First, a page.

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Obama defends executive actions: Americans don’t want me ‘twiddling my thumbs’

President Obama vigorously defended his use of executive powers on Wednesday, blaming House Republicans for stalling key parts of his agenda, including immigration reform.

"In the face of that kind of dysfunction, what I can do is scour our authorities to try to make progress," Obama said. "And were going to make sure that every time we take one of these steps we are working within the confines" of my executive authority.

The president said Americans don't want him standing around and "twiddling my thumbs" in the face of Republican opposition.

Republicans have assailed the president for his use of executive power. House Speaker John A. Boehner (R-Ohio) is spearheading a move to sue the president for changes he made to the federal health-care law. Some conservative have even called for Obama to be impeached.

Obama made his remarks at the U.S.-Africa Leaders Summit in Washington. Asked about the Ebola outbreak in West Africa, Obama declined to weigh in on the efficacy of an experimental Ebola drug that may have saved the lives of two Americans who had the virus.

"I don't think all the information is in in whether this drug is helpful," he said.

President Obama marked the end of the three-day U.S.-Africa Leaders Summit in Washington, D.C. Obama was asked if the experimental drug used on the two Americans infected with the Ebola virus will become available to African countries. (The Washington Post)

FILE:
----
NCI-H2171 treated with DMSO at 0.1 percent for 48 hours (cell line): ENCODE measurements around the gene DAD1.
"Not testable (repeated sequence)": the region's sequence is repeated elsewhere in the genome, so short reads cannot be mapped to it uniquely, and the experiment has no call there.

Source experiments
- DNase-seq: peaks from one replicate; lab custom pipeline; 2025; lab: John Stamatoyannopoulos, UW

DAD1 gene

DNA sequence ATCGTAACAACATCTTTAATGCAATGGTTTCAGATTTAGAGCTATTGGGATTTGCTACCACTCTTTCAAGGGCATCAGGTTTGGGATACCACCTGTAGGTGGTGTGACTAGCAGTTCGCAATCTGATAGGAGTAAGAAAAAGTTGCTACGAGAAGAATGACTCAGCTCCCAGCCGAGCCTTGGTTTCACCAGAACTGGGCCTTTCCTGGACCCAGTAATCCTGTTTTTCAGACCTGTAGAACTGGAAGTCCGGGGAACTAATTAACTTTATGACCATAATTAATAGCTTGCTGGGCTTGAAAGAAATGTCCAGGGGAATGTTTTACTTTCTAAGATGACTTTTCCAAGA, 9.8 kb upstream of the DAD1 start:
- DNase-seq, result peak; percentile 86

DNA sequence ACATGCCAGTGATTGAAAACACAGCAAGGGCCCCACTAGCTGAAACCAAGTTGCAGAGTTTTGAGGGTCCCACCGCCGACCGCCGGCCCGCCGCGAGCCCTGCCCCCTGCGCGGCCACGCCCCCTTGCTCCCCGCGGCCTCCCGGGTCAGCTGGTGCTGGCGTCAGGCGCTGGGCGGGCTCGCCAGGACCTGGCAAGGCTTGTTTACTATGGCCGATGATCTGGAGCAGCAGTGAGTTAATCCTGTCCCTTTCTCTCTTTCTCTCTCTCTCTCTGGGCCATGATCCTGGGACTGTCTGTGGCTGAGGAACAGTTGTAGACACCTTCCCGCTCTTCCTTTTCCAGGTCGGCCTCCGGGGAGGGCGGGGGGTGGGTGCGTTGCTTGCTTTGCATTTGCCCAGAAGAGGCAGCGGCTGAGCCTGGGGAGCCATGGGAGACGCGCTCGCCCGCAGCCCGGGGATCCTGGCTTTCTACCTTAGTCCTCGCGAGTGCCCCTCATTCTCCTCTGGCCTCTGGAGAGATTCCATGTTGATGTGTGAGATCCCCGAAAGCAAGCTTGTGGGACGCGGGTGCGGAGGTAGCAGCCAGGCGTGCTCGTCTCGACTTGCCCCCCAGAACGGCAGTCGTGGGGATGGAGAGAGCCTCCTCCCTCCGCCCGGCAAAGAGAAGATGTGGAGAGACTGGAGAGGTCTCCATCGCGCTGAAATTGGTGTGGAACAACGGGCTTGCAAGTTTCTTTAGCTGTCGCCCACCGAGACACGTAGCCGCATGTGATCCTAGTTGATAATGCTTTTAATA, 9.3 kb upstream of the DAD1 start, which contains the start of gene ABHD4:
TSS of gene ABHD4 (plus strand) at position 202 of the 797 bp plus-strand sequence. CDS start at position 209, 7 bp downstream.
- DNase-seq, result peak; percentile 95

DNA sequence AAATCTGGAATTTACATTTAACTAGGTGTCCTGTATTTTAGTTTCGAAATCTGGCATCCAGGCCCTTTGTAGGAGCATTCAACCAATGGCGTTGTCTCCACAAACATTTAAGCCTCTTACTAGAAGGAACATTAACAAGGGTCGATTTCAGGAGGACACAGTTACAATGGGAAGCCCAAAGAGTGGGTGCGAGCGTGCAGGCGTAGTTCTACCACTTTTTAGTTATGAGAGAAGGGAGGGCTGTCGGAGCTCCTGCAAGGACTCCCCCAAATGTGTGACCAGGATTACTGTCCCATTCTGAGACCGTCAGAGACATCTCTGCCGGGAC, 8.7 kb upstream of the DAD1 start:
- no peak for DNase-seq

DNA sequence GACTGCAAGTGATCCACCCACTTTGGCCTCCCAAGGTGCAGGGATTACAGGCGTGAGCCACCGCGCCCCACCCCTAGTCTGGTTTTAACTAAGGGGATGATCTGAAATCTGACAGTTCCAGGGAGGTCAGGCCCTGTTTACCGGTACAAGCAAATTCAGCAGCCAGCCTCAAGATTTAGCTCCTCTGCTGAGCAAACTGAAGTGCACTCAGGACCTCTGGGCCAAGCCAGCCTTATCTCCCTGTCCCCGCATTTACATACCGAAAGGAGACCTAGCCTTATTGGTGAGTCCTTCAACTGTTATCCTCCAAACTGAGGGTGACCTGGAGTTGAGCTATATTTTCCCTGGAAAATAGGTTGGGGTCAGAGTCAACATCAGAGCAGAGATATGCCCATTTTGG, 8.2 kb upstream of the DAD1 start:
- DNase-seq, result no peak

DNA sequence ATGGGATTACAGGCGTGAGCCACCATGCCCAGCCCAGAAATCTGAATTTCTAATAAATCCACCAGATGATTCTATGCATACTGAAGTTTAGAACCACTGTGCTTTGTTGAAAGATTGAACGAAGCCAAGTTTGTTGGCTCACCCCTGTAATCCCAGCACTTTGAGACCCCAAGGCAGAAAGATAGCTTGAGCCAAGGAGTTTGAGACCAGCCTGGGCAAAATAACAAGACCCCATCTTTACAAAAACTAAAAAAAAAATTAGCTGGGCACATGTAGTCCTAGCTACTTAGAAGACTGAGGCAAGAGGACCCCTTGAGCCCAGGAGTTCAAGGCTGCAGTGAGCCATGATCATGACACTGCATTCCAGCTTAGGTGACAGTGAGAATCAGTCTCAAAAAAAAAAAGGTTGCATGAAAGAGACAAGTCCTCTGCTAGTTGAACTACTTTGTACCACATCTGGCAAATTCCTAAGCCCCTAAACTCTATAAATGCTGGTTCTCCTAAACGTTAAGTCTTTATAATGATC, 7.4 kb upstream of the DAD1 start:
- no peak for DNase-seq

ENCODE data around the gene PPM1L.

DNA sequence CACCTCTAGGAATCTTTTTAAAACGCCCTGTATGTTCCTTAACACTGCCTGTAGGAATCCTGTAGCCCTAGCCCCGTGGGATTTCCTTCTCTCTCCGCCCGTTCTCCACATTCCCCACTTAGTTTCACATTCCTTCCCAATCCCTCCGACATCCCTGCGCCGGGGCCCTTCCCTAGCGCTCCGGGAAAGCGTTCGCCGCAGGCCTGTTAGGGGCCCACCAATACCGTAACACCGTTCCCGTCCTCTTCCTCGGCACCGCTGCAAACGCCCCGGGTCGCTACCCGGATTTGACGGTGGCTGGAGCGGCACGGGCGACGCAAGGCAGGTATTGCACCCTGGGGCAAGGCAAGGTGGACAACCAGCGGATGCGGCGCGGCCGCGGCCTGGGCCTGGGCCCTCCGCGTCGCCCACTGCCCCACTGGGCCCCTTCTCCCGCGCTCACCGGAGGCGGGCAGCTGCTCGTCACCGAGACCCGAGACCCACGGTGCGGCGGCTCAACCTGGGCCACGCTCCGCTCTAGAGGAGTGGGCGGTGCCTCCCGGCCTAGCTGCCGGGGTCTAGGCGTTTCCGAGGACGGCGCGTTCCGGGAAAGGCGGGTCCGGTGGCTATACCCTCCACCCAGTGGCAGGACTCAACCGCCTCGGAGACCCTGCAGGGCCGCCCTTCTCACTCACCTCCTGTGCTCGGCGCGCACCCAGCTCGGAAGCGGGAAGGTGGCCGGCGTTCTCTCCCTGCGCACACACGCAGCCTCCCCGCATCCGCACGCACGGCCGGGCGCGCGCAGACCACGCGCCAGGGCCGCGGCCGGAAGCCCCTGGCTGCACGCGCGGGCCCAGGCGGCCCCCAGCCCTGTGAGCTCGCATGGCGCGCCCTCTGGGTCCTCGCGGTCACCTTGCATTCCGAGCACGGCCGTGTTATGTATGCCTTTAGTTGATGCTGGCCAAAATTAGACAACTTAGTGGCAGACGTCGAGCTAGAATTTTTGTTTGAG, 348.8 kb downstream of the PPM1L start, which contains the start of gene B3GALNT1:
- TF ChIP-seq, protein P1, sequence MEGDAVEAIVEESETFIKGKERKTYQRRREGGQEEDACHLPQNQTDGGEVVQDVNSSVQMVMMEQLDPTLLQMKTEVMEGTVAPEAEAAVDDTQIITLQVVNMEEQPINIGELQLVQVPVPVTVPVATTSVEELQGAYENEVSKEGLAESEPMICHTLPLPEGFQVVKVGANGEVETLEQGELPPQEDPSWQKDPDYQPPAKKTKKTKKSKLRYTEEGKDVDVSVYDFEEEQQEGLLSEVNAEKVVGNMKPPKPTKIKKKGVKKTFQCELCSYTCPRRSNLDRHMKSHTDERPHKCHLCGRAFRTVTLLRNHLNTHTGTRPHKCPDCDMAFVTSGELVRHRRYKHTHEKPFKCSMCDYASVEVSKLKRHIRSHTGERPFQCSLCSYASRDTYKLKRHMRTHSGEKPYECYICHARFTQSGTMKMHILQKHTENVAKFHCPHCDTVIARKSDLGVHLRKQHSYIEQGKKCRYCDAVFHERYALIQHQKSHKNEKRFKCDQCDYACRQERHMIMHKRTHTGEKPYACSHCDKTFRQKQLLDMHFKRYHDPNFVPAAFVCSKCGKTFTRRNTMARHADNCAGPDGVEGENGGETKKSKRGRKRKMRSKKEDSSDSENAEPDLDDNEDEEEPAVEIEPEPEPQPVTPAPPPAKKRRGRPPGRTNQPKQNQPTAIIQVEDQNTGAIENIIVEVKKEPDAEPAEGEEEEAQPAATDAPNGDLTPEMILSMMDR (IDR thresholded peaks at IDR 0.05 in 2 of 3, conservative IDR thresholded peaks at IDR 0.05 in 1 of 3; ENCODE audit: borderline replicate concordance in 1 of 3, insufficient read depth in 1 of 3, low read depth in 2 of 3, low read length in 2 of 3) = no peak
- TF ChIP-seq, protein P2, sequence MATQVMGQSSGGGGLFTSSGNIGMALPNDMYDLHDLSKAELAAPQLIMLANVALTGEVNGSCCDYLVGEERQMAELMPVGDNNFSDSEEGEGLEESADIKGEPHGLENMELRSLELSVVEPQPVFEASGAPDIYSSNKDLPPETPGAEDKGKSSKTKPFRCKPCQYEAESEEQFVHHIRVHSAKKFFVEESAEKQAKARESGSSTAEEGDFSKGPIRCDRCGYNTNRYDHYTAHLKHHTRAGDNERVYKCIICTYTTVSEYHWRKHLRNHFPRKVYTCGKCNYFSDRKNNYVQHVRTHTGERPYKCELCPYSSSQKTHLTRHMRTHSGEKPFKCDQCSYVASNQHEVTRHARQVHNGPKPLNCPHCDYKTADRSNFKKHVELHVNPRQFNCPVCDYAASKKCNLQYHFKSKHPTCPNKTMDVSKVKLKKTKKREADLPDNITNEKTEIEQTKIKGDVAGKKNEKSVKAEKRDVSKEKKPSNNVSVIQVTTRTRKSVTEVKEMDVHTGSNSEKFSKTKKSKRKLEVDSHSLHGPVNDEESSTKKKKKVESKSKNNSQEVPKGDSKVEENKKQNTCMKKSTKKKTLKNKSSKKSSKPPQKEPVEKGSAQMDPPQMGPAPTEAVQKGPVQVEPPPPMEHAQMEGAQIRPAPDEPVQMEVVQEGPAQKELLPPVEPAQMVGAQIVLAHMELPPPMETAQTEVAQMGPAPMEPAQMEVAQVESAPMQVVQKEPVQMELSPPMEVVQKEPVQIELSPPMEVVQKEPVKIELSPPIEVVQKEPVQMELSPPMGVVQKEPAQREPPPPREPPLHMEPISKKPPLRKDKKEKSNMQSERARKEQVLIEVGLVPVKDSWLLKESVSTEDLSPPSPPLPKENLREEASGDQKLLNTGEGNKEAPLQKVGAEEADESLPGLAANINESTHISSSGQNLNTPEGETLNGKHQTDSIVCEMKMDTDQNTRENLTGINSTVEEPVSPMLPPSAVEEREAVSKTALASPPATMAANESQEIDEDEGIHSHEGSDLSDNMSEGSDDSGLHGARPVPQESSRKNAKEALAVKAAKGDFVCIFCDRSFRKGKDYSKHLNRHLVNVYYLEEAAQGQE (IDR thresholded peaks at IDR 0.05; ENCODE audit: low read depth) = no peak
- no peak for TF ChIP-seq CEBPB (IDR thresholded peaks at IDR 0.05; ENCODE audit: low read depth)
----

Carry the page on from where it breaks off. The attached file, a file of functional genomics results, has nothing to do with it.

The president said leaders at the session agreed about the importance of expanding trade, combating disease, boosting public health, combating corruption and expanding opportunities for women in Africa.

Obama added that leaders at the summit agreed the meeting, which is the first of its kind, should be a regular occurrence.

Weighing in on the conflict between Israel and Hamas, Obama said he supports the Egyptian efforts to form a lasting agreement. The U.S. aim, he said, to make sure the violence does not resume.

"The U.S. goal right now would be to make sure the cease-fire holds, that Gaza can bring the process of rebuilding and that some measures are taken so that the people of Gaza feel some sense of hope and the people of Israel feel confident they are not going to have a repeat of the kind of rocket launches we've seen over the last several weeks," said Obama.

Sean Sullivan has covered national politics for The Washington Post since 2012.



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